African Patterns and Rhythms Through Repetition of Line and Shapes Playing to Learn, Learning to Play…

 (1-6)

 

Lesson Overview:  A simple musical drama of the African tale Bringing the Rain To Kapiti Plain is created with read in the story and having the students interact with musical instruments.  The students practice how to create a soundscape for rain sounds.  The students become familiarized with the story by “acting” it out as a group.  The main characters and parts are discussed and assigned, and instruments and/or props are selected or assigned to represent each of the parts (Ki-Pat, black cloud, cows (simply “mooing works well, or the students may wish to use a particular instrument for this), grass, Eagle, arrow, bow, rain (everybody), wife, Little Ki-Pat).  After the dramatization, students went right into the visual art piece that is created to represent patterns in a circular pattern for an African Medallion

To Create A Rainstorm as a Soundscape: Do with the entire group

Take plastic grocery bag and rub about (put in pocket to store) or just rub hands together

Softly clap

Snap fingers as loud as possible

Clap louder than the last snapping noises

Get louder!

Stomp feet and clap at the same time

Go backwards from here and do the sounds in reverse order to finally end the rain the way it started (quietly…)

  The circle art using patterns (repeated shapes and lines) is a lot of fun to create. 

The students enjoy the variety of activities that this lesson involves. 

Goals/Objectives:  Learning about Africa through art, story, drama, and music.  A musical dramatization of the African folk tale Bringing the Rain To Kapiti Plain where the students become the performers playing the various people and parts through music and sound. Students select the instrument they wish to use in portraying the various characters of the story as well as create a soundscape with their hands to represent rain sounds.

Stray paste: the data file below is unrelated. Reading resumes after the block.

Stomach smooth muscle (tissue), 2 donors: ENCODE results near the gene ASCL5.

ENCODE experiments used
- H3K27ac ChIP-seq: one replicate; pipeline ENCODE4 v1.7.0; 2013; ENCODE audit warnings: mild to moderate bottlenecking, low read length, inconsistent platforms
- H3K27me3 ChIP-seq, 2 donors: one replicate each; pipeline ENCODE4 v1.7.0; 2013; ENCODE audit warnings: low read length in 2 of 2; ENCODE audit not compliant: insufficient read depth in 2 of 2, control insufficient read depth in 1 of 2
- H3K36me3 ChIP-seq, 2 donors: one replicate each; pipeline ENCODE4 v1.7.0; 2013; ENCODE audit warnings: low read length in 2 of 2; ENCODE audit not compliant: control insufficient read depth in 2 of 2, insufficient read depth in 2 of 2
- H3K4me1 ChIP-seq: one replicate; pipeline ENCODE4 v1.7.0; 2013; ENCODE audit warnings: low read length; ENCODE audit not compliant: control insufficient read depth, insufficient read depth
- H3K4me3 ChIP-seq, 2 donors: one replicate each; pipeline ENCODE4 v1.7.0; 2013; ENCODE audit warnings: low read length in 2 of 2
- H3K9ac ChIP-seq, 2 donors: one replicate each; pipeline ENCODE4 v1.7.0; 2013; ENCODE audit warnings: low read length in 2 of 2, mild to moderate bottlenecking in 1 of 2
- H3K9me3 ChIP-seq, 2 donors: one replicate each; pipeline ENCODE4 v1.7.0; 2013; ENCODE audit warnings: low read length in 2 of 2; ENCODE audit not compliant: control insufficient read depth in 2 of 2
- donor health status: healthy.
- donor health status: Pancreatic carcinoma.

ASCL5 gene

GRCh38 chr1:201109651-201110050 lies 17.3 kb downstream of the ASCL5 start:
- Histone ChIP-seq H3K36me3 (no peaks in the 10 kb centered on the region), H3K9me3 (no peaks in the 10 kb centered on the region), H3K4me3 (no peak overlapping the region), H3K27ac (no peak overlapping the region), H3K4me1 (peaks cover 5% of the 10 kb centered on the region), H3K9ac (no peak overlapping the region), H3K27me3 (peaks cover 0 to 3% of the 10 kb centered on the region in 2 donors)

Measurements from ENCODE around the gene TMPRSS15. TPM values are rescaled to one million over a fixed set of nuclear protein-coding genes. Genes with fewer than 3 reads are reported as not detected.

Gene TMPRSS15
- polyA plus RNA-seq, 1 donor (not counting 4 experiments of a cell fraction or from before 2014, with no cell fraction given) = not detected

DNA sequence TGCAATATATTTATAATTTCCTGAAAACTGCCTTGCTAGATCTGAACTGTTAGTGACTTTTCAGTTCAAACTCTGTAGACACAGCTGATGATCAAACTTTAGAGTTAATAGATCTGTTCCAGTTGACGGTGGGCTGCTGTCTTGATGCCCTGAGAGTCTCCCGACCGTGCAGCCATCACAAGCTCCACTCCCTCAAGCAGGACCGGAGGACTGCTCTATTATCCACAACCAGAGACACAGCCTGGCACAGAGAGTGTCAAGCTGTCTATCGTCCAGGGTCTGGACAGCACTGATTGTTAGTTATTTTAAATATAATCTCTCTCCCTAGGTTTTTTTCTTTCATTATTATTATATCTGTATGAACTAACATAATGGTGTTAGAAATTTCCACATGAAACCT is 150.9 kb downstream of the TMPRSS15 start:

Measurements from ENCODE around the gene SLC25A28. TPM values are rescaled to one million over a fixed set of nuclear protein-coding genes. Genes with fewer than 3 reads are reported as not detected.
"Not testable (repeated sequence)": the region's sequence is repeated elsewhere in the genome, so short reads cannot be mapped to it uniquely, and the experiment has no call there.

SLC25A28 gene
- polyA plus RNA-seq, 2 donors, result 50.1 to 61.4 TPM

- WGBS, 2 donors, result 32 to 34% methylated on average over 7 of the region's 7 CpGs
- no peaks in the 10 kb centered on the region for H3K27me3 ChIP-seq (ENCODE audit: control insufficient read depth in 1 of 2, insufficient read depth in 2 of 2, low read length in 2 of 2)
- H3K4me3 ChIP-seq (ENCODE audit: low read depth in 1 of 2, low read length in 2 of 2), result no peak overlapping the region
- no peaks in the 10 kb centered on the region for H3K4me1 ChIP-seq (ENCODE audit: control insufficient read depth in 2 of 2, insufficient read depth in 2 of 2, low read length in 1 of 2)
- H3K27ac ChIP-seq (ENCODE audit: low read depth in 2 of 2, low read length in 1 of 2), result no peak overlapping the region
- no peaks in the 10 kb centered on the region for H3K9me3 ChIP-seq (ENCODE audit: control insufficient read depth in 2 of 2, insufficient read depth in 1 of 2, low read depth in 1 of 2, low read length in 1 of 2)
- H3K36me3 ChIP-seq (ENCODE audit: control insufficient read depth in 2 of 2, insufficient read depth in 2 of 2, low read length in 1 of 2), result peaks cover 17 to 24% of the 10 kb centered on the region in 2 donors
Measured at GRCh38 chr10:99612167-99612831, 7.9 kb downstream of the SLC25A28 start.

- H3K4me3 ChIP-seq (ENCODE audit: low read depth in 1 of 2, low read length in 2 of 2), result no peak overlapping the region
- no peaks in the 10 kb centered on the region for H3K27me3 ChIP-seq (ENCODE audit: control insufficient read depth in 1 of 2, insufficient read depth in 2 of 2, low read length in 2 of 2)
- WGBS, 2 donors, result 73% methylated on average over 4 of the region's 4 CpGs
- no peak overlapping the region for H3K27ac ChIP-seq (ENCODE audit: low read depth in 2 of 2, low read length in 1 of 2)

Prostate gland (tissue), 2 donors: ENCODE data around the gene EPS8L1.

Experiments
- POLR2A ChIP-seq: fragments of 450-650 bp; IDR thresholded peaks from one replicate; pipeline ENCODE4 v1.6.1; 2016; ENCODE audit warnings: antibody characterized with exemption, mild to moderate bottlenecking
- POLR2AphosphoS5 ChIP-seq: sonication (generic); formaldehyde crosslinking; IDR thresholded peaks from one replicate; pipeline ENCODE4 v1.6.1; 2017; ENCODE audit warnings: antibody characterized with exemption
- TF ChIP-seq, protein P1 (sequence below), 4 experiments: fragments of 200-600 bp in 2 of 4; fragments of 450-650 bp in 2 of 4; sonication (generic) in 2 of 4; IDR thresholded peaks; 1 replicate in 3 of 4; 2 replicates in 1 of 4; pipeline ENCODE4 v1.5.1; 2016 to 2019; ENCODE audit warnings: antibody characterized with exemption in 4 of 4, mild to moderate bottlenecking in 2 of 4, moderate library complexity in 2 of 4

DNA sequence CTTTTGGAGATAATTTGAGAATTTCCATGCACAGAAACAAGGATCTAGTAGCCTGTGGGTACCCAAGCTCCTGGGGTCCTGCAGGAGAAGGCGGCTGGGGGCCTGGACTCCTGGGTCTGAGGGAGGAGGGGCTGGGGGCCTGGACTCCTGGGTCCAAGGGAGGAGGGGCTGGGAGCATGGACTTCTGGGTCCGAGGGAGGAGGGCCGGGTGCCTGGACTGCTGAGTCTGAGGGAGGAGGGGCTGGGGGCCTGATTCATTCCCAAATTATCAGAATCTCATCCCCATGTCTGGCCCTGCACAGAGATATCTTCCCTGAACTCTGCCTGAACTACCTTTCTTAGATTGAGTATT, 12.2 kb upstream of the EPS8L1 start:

Materials Needed:  For Musical Drama:  The book, Bringing the Rain To Kapiti Plain (the pictures are beautiful and the students love seeing them.) A variety of hand-held instruments (found sound items, rhythm sticks, triangles, drum); Optional: plastic bag for each student to use during the rain storm.  Art Lesson To Create  Medallion:  To make medallion use a 5 X 5 white drawing paper, trace a 4 ½ inch circle shape for medallion; scissors; variety of fine pointed felt tip markers; African patterns for student inspiration (or any examples of repeated lines and shapes that form patterns.)

  Classroom set-up:  For Musical Drama: A spot for students to gather around in a group, standing of sitting comfortably away from desks.  If the weather permits, outside is nice. Students need to practice briefly how they will play their chosen instrument to represent the person or thing each time it is mentioned as the story is read. For Art Lesson:  Regular classroom setting or art lab is fine.

  Evaluation:  This is great fun for the students.  They love being able to take part in the simple “production.”  This is meant to be a simple enough lesson that it can be accomplished in about an hour with all the pieces finished.  Although I used simple “props” such as paper cutouts to hang on the student’s neck for the cloud and the sky, this could be deleted with no repercussions.  The entire class participating and making the story work as it unfolds is fun and leaves the students feeling good about their accomplishment.  The art piece is a good time to reinforce art concepts such as patterns and repetition as well as variety and balance.  This is an excellent lesson that would lead into a unit on African art and African music.  One situation that is a little difficult is the variety of “instruments” (can be actual musical instruments or found sound items) that are needed.  A variety of things are good to have on hand so the students have some choices.  

  Extensions and Adaptations for Visual Art Projects:  (See examples for each)

·        Medallions with repeated patterns (grades 1-6)

·        “Ki-Pat” doll Sculpture made with fabric and wire (grades 1 – 6)

·        African Mask with beans for texture and variety of lines (grades 2- 6)

·        Papier-mâché Tray with African designs (grades 5 and 6)

·        African Doll and mask  (clay mask; fabric doll done by batik methods) (grade 6)

 

 

 

 

 

 

 

 

 

 

 

 

 

 

 

 

 

 

 

 

 

 

 

 

Making an effort to increase student learning by integrating  music will help children gain meaningful context to their lives.